While the collector’s items* were to be handled with care, ironically, we were allowed to play with these fellas as much and as hard as we wanted.
(Well, except chucking them down the dumbwaiter. That was only allowed to happen once.) Of course, these dudes have some actual street value now. Ah well.
Anyway. It’s clear that Grandma didn’t NEED all this stuff. She didn’t NEED to keep grocery bags and ill-fitting shoes; she could afford multiple globe-spannning trips and fancy-schmancy look-but-don’t-touch dolls* each year.
*Clearly, still somewhat bitter.
But she kept all that clutter anyway.
Most of us do.
And, you know what? Once in a while, something you’ve saved actually comes in handy. Witness this latest conversation I had over text with my daughter while she was at her dad’s:
I knew I’d find this quickly at a used bookshop…but since I’m cheap, and want to save my dinero for important things, like shoes – and I was CERTAIN her dad MUST have a copy, because he has a ton of crap, and like I said, EVERYONE had one of these – I decided to do this:
(It’s cool. We flip each other the bird as tokens of affection. We’re classy like that.)
So, as much as I’ve complained about my ex’s clutter, it did come in handy today.
And, from my grandmother’s house? Well, my folks kept some of the pricier collectibles, of course. (Which didn’t include any of the dolls. GO FIGURE.) And deep in my grandmother’s closet, I discovered three shoe boxes filled with…
Go on, guess.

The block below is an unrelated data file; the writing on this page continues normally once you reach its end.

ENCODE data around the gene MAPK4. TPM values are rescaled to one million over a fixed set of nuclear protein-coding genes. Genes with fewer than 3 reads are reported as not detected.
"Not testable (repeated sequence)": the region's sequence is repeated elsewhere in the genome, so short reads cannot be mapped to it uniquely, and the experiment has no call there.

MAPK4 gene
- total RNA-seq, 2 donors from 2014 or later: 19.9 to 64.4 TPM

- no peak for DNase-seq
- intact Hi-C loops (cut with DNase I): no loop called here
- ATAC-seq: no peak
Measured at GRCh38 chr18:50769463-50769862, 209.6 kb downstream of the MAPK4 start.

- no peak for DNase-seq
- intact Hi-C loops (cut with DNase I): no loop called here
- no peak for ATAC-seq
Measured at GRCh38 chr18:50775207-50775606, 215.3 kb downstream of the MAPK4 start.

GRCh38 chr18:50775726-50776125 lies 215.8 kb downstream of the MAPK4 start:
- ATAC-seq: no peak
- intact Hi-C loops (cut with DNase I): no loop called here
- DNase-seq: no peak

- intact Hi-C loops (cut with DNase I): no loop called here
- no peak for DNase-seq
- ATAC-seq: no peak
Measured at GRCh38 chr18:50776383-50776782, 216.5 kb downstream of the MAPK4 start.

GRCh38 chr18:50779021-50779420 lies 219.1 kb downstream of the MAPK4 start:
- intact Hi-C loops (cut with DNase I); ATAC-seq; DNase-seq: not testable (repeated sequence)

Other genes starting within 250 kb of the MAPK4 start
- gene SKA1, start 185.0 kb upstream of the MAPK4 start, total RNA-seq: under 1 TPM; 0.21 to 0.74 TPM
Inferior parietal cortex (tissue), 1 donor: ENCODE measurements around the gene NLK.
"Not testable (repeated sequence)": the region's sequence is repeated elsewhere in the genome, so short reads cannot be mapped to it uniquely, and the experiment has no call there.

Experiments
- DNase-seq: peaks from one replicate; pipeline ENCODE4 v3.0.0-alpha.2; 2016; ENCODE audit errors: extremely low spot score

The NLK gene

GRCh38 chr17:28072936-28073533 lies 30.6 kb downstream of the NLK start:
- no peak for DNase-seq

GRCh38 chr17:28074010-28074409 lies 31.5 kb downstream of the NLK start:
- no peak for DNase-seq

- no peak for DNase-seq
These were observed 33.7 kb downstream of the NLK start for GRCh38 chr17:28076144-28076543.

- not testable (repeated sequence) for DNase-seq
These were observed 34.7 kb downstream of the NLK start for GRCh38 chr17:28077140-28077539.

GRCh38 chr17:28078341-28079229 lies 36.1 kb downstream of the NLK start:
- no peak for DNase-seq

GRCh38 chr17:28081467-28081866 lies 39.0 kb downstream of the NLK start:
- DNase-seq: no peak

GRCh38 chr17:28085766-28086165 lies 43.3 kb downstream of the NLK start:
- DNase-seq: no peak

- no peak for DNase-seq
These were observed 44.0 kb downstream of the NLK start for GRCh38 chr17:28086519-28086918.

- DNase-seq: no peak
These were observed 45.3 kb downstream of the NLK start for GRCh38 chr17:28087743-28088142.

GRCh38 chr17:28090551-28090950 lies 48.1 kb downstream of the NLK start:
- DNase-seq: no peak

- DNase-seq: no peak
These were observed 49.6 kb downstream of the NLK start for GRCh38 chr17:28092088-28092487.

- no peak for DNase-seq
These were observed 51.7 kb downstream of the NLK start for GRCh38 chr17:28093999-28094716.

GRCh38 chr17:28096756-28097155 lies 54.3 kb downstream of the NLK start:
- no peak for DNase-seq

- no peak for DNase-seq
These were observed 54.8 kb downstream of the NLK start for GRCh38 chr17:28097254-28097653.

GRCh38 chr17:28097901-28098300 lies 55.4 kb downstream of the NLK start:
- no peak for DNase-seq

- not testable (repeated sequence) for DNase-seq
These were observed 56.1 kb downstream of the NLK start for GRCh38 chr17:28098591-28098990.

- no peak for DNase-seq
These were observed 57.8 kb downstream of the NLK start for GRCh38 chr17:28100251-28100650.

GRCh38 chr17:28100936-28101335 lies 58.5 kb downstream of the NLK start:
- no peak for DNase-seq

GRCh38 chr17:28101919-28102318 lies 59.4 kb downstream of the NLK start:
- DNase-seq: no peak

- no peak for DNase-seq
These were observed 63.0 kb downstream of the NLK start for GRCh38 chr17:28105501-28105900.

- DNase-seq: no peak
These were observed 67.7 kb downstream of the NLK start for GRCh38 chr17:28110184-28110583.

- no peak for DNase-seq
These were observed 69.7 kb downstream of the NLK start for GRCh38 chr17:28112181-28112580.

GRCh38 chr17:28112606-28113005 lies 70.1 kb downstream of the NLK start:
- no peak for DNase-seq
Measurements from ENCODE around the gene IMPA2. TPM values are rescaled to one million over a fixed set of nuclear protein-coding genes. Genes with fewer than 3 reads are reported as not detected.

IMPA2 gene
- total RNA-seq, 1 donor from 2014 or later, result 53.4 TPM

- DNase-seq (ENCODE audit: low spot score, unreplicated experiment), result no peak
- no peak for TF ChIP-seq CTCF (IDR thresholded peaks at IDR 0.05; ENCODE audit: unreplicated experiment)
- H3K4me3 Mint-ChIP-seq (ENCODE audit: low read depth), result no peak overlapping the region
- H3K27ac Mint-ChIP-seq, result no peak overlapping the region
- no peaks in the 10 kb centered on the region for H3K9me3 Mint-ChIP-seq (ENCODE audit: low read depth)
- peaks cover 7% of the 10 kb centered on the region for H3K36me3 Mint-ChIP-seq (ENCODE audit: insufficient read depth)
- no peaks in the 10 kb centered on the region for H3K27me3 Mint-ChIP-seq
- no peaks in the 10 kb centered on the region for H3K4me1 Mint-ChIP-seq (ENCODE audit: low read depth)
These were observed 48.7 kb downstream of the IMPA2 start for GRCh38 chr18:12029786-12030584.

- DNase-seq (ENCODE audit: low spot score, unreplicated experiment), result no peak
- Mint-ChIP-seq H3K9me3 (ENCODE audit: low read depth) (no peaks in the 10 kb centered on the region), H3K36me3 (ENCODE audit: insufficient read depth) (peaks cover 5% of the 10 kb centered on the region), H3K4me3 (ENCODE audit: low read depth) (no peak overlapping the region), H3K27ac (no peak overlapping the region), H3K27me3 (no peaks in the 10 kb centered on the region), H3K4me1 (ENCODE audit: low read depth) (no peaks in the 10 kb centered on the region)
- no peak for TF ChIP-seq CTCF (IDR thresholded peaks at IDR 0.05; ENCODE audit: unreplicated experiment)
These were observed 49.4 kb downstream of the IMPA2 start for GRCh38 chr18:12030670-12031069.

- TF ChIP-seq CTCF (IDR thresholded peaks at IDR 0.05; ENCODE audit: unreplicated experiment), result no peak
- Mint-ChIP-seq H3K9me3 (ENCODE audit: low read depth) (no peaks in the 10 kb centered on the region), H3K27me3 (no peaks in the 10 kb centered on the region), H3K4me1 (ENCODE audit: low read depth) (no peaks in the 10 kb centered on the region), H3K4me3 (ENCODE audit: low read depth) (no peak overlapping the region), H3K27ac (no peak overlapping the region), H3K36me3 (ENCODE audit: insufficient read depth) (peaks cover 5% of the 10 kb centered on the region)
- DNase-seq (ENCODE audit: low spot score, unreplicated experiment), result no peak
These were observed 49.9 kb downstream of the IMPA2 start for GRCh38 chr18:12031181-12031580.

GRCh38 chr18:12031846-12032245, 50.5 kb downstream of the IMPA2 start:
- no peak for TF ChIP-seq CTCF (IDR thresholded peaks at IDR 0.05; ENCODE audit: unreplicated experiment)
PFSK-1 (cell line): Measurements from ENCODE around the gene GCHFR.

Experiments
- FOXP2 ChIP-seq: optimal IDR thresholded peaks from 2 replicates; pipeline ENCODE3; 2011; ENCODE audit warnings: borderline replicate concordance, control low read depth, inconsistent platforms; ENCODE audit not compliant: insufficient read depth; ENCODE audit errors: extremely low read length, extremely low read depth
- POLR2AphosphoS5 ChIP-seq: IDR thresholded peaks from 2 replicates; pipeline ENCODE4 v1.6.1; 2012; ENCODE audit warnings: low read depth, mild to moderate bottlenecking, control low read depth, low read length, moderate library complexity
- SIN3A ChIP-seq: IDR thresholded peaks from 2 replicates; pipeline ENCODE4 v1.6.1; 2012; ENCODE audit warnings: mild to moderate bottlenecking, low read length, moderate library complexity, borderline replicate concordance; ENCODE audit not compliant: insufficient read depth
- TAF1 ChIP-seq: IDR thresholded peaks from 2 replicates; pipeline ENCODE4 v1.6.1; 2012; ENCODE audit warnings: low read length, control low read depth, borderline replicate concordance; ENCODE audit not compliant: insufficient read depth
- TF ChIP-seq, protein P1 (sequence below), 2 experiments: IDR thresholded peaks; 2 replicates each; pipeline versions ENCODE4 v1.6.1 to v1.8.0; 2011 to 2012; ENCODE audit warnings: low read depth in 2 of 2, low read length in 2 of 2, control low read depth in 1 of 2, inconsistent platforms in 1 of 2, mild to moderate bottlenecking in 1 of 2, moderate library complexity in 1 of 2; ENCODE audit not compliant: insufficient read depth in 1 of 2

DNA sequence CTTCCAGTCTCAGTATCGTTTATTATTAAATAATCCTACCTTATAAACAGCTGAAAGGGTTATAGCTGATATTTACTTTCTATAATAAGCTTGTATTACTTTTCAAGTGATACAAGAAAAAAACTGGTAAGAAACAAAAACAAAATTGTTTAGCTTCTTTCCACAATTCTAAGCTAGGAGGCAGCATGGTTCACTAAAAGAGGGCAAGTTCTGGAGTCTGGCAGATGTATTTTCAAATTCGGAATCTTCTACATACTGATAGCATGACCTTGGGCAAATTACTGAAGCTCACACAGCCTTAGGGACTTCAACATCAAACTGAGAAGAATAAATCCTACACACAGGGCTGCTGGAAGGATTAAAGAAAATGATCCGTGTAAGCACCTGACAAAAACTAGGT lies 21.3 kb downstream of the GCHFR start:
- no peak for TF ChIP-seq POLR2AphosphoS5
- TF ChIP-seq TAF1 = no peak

Yep. Three boxes of those little tiny bars of soap. This one from an Alaskan cruise, that one from a hotel in Australia, one from each country in Europe.
My mom was going to throw it away – let’s face it, soap is cheap, and those doll-sized bars are stupid annoying.
But I decided to take the soap. And you know what? I USED the soap. For nearly three years, I dipped into the box to unwrap another memory with every bar. Ivory from Germany. Dial from Alaska. Irish Spring from Australia.
Generally, I think we could all use with a little less clutter in our lives, and a more diligent tossing of things we don’t need to cling to. It makes you feel lighter, somehow, to come home to an uncluttered entryway and a well-organized coat closet. It’s refreshing, relaxing…and helps us stay focused on what’s truly important instead of staying mired in things that weigh us down.
But sometimes, it’s good for the soul to relive a fond memory – perhaps one that you’d have forgotten if not for the ancient shopping bag with the long-gone local-five-and-dime logo printed on the front.
I couldn’t fill Grandma’s shoes, but I used every scrap of soap she saved. I used it up, reviving each memory one more time, and then I threw the wrapper away. At that point, the soap was just soap – it did exactly what it was intended to do, and gradually washed away.
I think Grandma would have been OK with that.